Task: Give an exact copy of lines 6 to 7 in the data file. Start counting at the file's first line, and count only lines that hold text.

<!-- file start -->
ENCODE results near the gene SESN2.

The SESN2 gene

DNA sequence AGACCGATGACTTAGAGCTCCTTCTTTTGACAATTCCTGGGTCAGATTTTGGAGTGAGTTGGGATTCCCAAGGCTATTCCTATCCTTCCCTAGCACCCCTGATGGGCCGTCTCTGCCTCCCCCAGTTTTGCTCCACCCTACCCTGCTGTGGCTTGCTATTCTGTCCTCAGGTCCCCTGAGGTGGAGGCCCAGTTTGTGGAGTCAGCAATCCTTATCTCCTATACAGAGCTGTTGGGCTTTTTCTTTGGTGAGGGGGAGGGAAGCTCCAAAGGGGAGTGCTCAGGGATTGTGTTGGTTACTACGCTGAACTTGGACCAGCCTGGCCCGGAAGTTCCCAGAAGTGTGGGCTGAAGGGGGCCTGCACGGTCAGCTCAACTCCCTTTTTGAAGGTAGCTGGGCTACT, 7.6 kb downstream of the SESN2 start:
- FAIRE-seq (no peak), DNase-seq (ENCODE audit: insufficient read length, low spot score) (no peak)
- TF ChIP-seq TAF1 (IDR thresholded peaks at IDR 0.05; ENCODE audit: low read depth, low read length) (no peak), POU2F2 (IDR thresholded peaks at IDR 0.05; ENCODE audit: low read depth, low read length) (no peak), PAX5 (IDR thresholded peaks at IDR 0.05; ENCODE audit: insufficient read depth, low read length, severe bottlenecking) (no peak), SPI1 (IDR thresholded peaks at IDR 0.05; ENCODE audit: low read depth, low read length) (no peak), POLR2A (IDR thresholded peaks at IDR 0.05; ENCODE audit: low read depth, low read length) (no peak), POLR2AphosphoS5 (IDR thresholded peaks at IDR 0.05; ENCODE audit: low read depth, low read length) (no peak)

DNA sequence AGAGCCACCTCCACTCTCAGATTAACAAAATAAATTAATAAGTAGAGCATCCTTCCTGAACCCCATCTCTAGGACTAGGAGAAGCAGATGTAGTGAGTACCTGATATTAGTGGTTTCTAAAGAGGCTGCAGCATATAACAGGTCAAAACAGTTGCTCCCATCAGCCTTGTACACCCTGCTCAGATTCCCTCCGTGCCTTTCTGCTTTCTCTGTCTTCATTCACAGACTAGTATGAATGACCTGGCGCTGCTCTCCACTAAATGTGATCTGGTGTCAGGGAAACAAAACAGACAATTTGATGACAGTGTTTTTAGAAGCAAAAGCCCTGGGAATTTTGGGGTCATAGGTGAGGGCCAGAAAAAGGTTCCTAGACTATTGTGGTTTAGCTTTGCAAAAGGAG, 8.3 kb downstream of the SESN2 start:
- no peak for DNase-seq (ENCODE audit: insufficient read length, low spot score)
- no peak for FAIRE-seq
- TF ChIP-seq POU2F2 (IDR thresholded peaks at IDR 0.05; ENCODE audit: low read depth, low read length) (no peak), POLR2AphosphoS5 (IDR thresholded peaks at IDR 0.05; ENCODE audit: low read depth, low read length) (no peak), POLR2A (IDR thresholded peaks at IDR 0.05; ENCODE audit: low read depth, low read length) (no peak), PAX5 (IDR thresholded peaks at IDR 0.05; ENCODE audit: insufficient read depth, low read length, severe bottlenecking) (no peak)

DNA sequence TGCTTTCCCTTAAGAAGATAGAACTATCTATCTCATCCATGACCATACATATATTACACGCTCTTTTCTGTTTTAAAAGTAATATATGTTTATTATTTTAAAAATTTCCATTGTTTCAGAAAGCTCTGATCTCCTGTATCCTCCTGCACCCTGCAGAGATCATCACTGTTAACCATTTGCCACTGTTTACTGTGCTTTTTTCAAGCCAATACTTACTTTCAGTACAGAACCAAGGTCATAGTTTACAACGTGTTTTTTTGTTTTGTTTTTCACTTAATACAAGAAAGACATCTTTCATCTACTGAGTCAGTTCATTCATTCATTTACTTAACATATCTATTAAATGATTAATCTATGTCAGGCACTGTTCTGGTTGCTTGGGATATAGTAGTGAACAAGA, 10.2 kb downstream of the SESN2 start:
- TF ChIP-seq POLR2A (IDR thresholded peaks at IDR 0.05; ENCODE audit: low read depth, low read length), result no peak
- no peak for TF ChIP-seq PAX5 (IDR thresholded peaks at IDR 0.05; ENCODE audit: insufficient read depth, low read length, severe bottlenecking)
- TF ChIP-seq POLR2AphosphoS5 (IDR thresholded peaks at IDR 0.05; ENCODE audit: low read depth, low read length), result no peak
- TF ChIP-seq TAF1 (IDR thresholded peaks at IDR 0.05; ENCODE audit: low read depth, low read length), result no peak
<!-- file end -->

DNA sequence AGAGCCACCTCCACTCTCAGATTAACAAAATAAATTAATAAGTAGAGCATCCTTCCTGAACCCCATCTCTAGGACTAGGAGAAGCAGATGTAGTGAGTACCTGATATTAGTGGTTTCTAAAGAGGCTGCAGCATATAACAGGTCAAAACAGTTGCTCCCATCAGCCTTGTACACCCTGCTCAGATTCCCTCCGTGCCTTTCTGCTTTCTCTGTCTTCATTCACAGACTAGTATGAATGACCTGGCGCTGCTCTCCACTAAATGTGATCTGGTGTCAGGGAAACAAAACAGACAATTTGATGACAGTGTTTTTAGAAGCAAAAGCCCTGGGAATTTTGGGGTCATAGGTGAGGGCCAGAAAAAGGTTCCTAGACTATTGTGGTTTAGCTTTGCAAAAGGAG, 8.3 kb downstream of the SESN2 start:
- no peak for DNase-seq (ENCODE audit: insufficient read length, low spot score)